Ruth Brinkley is president and CEO of KentuckyOne Health, based in Louisville, and senior vice president of operations for Catholic Health Initiatives. KentuckyOne was formed in January 2012 with the merger of the St. Joseph Health System in Lexington, which was part of CHI, and Jewish Hospital & St. Mary's HealthCare in Louisville. Later that year, KentuckyOne partnered with the University of Louisville Hospital; Gov. Steve Beshear had blocked a full merger partly because of concerns about applying the Ethical and Religious Directives of the U.S. Conference of Catholic Bishops to care at a public hospital. CHI is the majority owner of KentuckyOne, and the minority owner is the Jewish Heritage Fund for Excellence. Modern Healthcare Managing Editor Harris Meyer and Digital Managing Editor Gregg Blesch recently spoke with Brinkley about the challenges of the merger and partnership, the healthcare reform experience in Kentucky and her personal leadership style. The following is an edited excerpt.
KentuckyOne Health CEO discusses merger experience
Modern Healthcare: Has the Obamacare insurance expansion made a measurable difference for your hospitals?
Ruth Brinkley: It's too early to tell. Kentucky has some of the worst healthcare outcomes in the country, and Gov. Beshear has vowed to improve that and has expanded Medicaid under the Affordable Care Act. We're really supportive of what he's done. The real difference is going to be how and if people change their behaviors. We as a health system have to help drive behavioral change to healthier-type behaviors. I was on the exchange's advisory board as a gubernatorial appointee, and I'm very proud of both the exchange and the state's Medicaid expansion. People have signed up for plans on the kynect exchange. It's been phenomenal.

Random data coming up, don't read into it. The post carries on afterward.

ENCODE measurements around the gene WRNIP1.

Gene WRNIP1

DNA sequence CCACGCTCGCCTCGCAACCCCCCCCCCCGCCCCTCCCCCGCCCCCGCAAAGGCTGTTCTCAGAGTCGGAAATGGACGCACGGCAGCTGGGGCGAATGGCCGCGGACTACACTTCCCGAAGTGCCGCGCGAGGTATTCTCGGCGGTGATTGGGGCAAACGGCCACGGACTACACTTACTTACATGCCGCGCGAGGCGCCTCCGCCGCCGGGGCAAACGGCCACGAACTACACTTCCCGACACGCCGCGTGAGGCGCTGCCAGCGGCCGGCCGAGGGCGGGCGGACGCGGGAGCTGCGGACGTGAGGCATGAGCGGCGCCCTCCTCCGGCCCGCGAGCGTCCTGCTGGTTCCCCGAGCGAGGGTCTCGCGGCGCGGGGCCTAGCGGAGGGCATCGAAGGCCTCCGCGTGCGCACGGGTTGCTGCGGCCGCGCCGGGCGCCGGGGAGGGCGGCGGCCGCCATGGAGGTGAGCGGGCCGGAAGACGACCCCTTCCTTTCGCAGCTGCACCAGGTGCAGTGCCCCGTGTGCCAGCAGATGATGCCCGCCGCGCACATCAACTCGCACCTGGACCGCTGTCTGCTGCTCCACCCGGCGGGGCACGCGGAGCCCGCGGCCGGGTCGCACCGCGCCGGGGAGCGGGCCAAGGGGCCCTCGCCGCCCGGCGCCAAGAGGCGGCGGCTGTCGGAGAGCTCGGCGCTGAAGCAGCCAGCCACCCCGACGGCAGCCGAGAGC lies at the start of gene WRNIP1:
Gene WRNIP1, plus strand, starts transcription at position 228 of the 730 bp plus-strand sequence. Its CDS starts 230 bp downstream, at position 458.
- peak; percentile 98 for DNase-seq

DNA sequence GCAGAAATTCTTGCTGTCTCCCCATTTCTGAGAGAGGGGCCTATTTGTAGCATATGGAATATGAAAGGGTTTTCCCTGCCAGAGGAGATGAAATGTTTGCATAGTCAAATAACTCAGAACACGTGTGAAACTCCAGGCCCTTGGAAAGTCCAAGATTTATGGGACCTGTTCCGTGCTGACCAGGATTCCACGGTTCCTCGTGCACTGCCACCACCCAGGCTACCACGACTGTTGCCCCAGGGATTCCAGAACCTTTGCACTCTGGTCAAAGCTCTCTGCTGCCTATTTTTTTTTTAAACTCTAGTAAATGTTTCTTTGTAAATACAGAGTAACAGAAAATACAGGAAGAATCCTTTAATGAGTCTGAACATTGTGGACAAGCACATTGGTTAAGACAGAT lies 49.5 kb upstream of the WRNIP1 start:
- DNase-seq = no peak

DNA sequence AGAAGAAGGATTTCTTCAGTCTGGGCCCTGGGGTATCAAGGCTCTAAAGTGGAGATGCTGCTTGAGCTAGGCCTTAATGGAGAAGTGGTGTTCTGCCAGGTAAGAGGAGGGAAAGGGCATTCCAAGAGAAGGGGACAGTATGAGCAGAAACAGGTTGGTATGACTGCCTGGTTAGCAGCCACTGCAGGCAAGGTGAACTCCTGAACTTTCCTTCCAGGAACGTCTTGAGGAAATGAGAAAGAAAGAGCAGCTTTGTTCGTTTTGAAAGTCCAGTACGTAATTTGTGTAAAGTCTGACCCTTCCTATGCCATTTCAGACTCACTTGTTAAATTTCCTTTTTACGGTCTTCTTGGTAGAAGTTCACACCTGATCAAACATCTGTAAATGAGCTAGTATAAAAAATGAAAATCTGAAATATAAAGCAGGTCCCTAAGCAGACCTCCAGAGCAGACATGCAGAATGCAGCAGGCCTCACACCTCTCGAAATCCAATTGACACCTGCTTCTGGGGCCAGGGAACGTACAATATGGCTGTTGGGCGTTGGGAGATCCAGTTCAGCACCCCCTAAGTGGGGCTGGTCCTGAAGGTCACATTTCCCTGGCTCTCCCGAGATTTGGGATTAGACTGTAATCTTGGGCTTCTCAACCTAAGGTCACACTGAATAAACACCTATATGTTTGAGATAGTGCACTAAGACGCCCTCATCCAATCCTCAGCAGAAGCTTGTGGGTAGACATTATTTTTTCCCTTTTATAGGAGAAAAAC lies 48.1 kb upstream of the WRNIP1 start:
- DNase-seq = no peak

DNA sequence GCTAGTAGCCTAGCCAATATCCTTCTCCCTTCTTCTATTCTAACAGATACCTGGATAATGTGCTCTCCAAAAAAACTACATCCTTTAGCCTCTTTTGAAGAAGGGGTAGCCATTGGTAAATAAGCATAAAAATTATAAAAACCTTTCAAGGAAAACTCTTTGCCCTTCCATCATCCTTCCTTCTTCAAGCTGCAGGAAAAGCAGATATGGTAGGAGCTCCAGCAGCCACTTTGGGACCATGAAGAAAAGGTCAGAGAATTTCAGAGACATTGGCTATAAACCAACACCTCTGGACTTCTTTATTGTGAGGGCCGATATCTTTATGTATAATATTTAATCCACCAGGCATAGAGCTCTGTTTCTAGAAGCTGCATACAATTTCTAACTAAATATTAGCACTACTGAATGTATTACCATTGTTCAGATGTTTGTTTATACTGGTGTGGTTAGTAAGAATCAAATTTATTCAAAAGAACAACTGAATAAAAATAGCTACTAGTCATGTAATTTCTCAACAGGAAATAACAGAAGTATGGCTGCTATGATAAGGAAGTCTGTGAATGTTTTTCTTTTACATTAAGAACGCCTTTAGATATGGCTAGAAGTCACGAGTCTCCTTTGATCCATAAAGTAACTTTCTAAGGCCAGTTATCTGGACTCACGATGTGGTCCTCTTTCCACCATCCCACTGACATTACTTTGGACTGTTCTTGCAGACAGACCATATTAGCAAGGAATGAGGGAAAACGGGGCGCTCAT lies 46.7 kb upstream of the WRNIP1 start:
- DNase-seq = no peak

MH: What was your experience negotiating rates with the plans participating on the exchange?
Brinkley: That's always a difficult proposition. We're in some exchange plans and not in others. Insurance plans always want to decrease their cost and that's laudable. We're trying to decrease our costs, too. What we're trying to do is cover our costs and have enough to invest back in our organization.
MH: What initiatives are your system taking to achieve improvements in population health?
Brinkley: One of the biggest things we've done is form a clinically integrated network. We are managing about 100,000 lives, including our employees and their dependents. We were really enabled to do that through CHI, which helped us with the platform. We have started or will start three healthy lifestyle centers. We also have a Medicare shared- savings accountable care organization, and we expect to have some bundled-payment plans in the future.